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Fondness for Fish Keeps Japanese Hearts Healthy

By Serena Gordon
HealthDay Reporter

TUESDAY, July 29 (HealthDay News) -- Despite high levels of smoking, Japanese men are far less likely to have dangerous plaque build-up in their blood vessels than white or Japanese-American men, a difference that researchers believe stems from a lifelong, near-daily consumption of fish.

"Japanese living in Japan eat fish every day, about 100 grams every day," said study author Dr. Akira Sekikawa, an assistant professor of epidemiology at the Graduate School of Public Health at the University of Pittsburgh in Pennsylvania. "They also have very low rates of coronary heart disease, even with a high rate of smoking and other risk factors."

Results of the study are in the Aug. 5 issue of the Journal of the American College of Cardiology.

Current American Heart Association (AHA) guidelines recommend eating oily fish, such as salmon or albacore tuna, at least twice a week if you don't have heart disease. If you already have heart disease, the AHA suggests getting at least one gram of omega-3 fatty acids daily, preferably from fatty fish. However, the AHA cautions that you shouldn't consume more than two grams of fish oil daily without first consulting your doctor, because of a risk of excessive bleeding.

Sekikawa's study included 281 Japanese men, 306 white American men, and 281 Japanese-American men. Along with giving blood samples, all of the men underwent electron beam computed tomography (EBCT) to measure coronary artery calcification (plaque deposits on the heart's arteries) and ultrasound examinations of the carotid artery in the neck.

Overall, the researchers found that Japanese-American men had the highest number of heart disease risk factors of all three groups. They had the highest average body-mass index, blood pressure, triglycerides and the highest levels of diabetes.

The Japanese men living in Japan had far higher rates of smoking -- 47 percent -- and smoking is one of the most significant heart disease risk factors.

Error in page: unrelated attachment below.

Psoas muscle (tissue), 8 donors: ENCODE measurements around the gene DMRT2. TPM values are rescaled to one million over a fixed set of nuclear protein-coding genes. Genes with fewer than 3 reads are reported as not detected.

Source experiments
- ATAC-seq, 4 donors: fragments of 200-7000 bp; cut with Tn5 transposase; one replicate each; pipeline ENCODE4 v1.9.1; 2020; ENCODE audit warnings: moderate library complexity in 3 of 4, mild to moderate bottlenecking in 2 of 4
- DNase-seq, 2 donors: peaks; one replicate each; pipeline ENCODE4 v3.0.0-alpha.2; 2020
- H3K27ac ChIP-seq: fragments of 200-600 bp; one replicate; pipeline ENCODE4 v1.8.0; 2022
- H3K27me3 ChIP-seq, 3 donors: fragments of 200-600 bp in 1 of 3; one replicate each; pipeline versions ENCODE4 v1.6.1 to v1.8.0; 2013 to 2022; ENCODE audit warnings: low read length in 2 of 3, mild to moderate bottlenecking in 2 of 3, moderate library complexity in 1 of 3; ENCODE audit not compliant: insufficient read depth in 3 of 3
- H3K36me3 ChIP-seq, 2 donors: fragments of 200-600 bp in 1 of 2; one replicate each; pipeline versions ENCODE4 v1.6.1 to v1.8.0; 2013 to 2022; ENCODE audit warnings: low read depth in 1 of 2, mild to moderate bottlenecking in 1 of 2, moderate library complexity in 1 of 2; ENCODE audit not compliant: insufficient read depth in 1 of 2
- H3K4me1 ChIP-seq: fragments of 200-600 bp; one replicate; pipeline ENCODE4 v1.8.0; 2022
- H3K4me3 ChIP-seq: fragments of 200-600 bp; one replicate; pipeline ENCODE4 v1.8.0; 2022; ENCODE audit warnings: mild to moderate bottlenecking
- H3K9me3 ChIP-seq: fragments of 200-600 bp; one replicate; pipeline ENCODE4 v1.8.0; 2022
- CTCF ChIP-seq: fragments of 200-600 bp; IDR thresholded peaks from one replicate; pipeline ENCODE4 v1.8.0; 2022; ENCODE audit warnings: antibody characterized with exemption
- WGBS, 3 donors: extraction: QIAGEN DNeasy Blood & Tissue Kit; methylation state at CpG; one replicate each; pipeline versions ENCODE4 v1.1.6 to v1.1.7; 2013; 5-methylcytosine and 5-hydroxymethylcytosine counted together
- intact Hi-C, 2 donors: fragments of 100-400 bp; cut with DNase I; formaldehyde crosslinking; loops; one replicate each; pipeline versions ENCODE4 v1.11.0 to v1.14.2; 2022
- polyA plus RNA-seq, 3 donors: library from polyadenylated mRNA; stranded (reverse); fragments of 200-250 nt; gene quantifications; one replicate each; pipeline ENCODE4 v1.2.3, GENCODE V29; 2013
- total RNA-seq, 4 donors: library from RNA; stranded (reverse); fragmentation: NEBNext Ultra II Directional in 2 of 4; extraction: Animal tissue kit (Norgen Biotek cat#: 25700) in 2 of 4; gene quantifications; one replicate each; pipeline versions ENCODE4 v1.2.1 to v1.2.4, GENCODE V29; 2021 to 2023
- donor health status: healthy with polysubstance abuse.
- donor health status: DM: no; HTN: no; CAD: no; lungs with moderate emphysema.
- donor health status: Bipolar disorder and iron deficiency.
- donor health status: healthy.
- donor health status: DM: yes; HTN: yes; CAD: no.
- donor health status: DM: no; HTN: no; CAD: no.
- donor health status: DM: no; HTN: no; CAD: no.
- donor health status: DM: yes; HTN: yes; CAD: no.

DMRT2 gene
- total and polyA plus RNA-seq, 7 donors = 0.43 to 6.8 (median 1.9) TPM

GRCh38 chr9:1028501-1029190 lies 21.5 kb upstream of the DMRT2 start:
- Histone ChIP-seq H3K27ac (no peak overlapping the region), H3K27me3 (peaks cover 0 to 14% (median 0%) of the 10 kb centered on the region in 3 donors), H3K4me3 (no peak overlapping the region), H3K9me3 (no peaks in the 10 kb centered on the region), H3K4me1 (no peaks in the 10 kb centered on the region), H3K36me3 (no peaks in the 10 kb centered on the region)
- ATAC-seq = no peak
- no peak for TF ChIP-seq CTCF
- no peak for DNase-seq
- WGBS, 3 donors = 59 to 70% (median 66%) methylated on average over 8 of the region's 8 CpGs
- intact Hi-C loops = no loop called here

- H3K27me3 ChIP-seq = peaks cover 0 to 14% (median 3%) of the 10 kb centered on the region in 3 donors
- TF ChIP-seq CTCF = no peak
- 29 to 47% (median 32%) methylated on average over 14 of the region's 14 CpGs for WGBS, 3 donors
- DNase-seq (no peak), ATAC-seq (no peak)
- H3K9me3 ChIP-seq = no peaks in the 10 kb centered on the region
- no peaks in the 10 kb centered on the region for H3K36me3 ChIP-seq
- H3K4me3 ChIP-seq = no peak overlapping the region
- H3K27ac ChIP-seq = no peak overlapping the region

But they had significantly less coronary artery calcifications and less build-up in their carotid arteries.

The levels of omega-3 fatty acids in the blood were 9.2 percent for men living in Japan, 3.9 percent for white men, and 4.8 percent for Japanese-American men. Yet, Japanese-American men had more coronary artery calcifications and more build-up in their carotid arteries than the white men and the men in Japan.

"Fish is an important factor in keeping the Japanese healthy," said the author of an accompanying editorial, William Harris, director of the Metabolism and Nutrition Research Center, Sanford Research/USD, in Sioux Falls, S.D.

"The combination of increased fish oil and a low saturated fat diet is probably the best way to lower heart disease risk. Eskimos have a diet high in omega-3s, but also high in saturated fat, and they don't have the same low levels of heart disease," he added.

Harris said what's important is to consume fish or fish oil on an ongoing basis. "A month of supplements won't get you there," he said. But, if you don't like fish, he said that fish oil supplements can also improve your health, but he suggested that you read the supplement label and make sure that each capsule contains one gram of omega-3s. And, he said, they don't have to be expensive to be effective.

If you don't have heart disease, he said, two grams a day "is more than adequate." And, if you like fish, that's even better.

"Choose oily fish, not fried fish, but fish that naturally contain omega-3s, like salmon, sardines, albacore tuna, herring and mackerel, and you need to eat about two 4-ounce servings a week," Harris added.

More information

To learn more about fish, omega-3s and heart health, visit the American Heart Association.

SOURCES: Akira Sekikawa, M.D., Ph.D., assistant professor, epidemiology, Graduate School of Public Health, University of Pittsburgh; William S. Harris, Ph.D., senior scientist, and director, Metabolism and Nutrition Research Center, Sanford Research/USD, Sioux Falls, S.D.; Aug. 5, 2008, Journal of the American College of Cardiology

Last Updated: July 29, 2008

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